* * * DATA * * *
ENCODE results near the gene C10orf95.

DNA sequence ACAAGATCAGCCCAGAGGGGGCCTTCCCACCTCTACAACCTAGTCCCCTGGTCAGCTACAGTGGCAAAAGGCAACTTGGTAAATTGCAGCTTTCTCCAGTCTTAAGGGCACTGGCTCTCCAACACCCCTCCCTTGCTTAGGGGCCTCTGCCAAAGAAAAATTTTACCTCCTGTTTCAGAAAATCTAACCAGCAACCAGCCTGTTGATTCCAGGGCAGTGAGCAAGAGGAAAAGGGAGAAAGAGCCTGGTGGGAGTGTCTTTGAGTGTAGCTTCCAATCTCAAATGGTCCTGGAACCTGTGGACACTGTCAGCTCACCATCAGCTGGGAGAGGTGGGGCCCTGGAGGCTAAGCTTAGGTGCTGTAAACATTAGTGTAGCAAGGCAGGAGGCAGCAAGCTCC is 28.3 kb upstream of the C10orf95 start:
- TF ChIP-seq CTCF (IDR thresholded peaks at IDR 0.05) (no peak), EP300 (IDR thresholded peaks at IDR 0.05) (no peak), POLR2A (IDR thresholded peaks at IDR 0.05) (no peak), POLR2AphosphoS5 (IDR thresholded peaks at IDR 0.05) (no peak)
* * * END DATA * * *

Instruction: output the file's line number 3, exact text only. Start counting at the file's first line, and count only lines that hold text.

- TF ChIP-seq CTCF (IDR thresholded peaks at IDR 0.05) (no peak), EP300 (IDR thresholded peaks at IDR 0.05) (no peak), POLR2A (IDR thresholded peaks at IDR 0.05) (no peak), POLR2AphosphoS5 (IDR thresholded peaks at IDR 0.05) (no peak)